Bachmann invokes nostalgia for Reagan, Thatcherby Mark Zdechlik, Minnesota Public Radio
Minneapolis — Congresswoman Michele Bachmann spoke about national security to veterans in Minneapolis this morning.
Speaking at the American Legion's national convention Bachmann cited former British Prime Minister Margaret Thatcher and called for a return to Ronald Reagan-styled economic and foreign policy.
Although technically not a stop on her presidential campaign, but Bachmann delivered a political speech on broad policy issues.
She had harsh words for President Obama's handing of the economy and foreign policy, accusing Obama of "leading from behind." Bachmann pledged to maintain the US as the pre-eminent military power in the world if she becomes president and she harkened back to the tough talking Cold War foreign policy era of Ronald Reagan and Margaret Thatcher.
"We find ourselves today in search of another Margaret Thatcher to restore our great country to the thriving nation that I believe we can be again and as the leader for global peace, and through its resolute strength. But the good news is we can take our country back."
Since Texas Gov. Rick Perry entered the presidential race a few weeks ago, Bachmann's standing in most national polls has dropped. She had been running second to former Massachusetts Gov. Mitt Romney. Now she's a distant third behind Perry and Romney, or fourth if former Alaska Gov. Sarah Palin is counted among the possible candidates.
On the last day of the American Legion convention, Bachmann's audience was a fraction of the turnout of several thousand who listened to President Obama Tuesday from the same podium. Bachmann read from a script, and repeatedly tripped up, but her message seemed resonate with those who were there, many of them senior citizens.
Focusing on national security gives Bachmann a chance to appeal to Republicans who believe the president is weak on defense, said University of Minnesota Political Science Professor Larry Jacobs. It also allows Bachmann to distinguish herself from Rick Perry, Jacobs said.
Although Perry is a sitting governor, he lacks the limited foreign policy experience Bachmann can claim though her position on the House permanent Subcommittee on Intelligence.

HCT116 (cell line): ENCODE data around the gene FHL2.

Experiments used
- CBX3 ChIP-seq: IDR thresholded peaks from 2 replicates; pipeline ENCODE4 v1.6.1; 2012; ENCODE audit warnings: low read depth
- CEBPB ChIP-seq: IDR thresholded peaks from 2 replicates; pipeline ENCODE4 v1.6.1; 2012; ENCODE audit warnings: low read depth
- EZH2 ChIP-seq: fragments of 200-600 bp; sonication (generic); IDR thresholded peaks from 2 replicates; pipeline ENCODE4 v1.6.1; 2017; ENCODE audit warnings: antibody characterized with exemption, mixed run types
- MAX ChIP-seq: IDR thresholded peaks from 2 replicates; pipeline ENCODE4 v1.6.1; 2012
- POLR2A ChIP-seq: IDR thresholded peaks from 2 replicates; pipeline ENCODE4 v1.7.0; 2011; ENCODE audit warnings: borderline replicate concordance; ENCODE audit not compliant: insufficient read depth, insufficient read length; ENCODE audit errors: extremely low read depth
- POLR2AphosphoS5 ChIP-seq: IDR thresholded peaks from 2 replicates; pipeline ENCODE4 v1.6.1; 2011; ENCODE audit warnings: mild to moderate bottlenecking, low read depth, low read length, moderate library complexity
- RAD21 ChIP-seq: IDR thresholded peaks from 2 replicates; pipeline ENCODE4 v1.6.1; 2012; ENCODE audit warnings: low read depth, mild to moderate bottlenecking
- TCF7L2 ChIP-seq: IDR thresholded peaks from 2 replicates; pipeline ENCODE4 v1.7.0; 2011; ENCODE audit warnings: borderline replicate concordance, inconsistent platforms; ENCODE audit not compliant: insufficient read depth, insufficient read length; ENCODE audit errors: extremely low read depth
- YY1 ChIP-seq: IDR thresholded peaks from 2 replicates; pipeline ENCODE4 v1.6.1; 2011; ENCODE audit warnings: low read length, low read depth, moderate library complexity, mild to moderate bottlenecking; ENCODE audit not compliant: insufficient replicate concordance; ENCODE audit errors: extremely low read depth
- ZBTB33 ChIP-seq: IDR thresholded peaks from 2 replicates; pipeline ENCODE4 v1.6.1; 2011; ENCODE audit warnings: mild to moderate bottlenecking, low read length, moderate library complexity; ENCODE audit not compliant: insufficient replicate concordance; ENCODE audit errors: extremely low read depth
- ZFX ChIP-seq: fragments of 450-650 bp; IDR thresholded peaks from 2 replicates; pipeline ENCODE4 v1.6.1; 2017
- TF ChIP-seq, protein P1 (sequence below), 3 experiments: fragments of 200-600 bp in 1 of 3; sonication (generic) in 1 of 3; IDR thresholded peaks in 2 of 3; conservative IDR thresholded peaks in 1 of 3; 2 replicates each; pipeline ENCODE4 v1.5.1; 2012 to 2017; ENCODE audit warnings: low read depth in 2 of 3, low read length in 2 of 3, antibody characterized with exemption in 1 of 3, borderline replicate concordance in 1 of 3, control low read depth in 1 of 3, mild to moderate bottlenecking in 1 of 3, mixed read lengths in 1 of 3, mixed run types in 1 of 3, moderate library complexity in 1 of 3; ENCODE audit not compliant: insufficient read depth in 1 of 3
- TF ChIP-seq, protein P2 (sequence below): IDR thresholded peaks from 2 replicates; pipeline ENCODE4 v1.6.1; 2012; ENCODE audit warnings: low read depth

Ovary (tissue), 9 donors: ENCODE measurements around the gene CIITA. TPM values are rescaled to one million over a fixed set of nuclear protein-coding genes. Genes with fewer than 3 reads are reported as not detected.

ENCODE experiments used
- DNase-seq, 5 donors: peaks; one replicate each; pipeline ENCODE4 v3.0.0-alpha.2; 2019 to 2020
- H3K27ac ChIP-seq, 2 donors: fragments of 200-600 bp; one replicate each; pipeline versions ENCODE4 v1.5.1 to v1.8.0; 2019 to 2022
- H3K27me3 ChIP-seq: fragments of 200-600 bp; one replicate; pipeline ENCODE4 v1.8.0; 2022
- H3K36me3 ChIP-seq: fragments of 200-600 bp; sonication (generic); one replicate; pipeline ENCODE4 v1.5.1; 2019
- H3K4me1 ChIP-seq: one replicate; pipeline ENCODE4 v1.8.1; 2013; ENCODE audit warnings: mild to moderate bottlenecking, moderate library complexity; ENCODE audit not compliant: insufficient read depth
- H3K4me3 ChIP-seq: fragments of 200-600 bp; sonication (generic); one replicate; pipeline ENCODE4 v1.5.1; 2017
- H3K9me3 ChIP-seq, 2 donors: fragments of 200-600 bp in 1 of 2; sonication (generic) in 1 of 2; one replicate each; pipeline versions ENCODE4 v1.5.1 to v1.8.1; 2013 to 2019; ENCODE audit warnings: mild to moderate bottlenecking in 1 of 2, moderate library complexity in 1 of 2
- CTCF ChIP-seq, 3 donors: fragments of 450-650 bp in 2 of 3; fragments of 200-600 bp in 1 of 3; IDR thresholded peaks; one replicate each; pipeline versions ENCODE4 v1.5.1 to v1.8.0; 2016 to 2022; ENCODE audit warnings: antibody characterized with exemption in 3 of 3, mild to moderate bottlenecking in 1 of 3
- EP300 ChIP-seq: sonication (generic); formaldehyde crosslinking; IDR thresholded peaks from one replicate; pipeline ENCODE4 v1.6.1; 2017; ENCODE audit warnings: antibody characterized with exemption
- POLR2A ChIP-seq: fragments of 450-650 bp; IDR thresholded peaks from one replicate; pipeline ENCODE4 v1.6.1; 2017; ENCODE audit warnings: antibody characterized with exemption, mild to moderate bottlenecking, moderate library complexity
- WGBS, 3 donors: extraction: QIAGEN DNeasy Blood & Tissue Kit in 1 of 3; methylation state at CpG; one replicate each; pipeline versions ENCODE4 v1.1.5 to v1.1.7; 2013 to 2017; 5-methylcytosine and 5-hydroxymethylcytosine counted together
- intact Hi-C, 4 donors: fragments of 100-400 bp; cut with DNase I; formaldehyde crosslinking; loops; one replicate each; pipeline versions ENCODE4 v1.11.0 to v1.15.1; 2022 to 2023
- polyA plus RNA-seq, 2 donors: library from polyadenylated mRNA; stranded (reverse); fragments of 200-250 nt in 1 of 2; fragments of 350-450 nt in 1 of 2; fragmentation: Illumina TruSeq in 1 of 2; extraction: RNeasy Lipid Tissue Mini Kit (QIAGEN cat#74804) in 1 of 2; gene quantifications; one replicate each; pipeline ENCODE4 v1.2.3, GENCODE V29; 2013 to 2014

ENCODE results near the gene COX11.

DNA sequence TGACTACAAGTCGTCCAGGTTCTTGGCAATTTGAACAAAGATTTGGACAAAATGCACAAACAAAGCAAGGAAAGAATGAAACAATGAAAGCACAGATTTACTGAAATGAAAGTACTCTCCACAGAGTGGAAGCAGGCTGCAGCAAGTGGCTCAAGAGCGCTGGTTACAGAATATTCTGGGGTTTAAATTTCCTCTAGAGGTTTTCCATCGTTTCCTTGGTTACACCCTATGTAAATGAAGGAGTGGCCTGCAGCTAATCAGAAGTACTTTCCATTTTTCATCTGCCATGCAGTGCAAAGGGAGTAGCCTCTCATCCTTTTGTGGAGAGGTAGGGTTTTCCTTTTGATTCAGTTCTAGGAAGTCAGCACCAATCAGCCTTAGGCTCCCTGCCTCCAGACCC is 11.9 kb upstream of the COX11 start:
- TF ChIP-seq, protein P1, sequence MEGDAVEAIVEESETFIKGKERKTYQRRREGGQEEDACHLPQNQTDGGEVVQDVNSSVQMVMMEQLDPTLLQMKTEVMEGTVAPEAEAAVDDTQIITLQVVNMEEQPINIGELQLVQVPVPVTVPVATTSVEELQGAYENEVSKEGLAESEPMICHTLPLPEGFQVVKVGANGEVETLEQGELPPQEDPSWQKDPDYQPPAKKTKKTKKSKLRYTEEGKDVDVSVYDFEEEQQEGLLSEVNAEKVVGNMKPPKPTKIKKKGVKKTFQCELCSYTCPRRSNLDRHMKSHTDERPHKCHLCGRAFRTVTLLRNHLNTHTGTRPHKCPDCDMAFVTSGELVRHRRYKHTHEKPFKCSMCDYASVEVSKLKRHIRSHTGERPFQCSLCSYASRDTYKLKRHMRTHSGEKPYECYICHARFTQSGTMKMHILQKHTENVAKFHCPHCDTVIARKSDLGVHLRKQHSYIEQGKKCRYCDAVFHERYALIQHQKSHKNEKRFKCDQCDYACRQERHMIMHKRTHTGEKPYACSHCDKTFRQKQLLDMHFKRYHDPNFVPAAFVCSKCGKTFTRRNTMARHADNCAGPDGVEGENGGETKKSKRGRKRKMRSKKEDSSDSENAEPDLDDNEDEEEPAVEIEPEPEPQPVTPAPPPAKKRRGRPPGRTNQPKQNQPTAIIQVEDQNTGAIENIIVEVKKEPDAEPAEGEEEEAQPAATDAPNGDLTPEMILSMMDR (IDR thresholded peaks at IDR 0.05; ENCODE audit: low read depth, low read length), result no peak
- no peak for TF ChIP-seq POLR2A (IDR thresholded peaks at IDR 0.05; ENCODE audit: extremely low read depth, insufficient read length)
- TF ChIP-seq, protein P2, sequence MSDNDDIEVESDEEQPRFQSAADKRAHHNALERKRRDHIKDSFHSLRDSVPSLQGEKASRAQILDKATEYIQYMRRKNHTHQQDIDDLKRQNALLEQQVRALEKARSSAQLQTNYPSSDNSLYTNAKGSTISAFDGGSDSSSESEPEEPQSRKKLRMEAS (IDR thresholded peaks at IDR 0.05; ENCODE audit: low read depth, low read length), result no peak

It is noteworthy that Bachmann promotes a Reagan-Thatcher approach to foreign policy as she criticizes the Obama administration's multi-lateral, negotiations-centered strategy, Jacobs said.
"What Bachmann is saying is that America has not been aggressive enough in projecting its military power. Bachmann is suggesting a very sharp change in direction on national security."
The heavy-handed, tough-guy approach Bachmann is promoting is unlikely to be as effective in 2011 as it was when the US won the cold war more than 20 years ago, Washington University Political Science Professor Steven Smith said.
"The context has changed enormously."
Rather than facing another military superpower, the US now confronts regional problems that require an entirely different strategy," Smith said.
"We cannot be seen as the bad guy in these areas and succeed. To the contrary," Smith said. "If we're there by ourselves and looking like we're operating strictly in our own economic and political interest then we have that much more difficulty in succeeding and achieving our objectives."
Following her 20 minute speech Bachmann avoided reporters who sought clarification to her Reagan-Thatcher references.
Before being whisked away, Bachmann said, "We're in a similar time period and we need to have strong viable leadership, to see that return again today both with the military and with our economy, they're both tremendous examples."
Although Bachmann has called for deep government spending cuts, she said any savings that could be found in the Defense Department budget should be redirected to new spending within the department.
- All Things Considered, 09/01/2011, 5:20 p.m.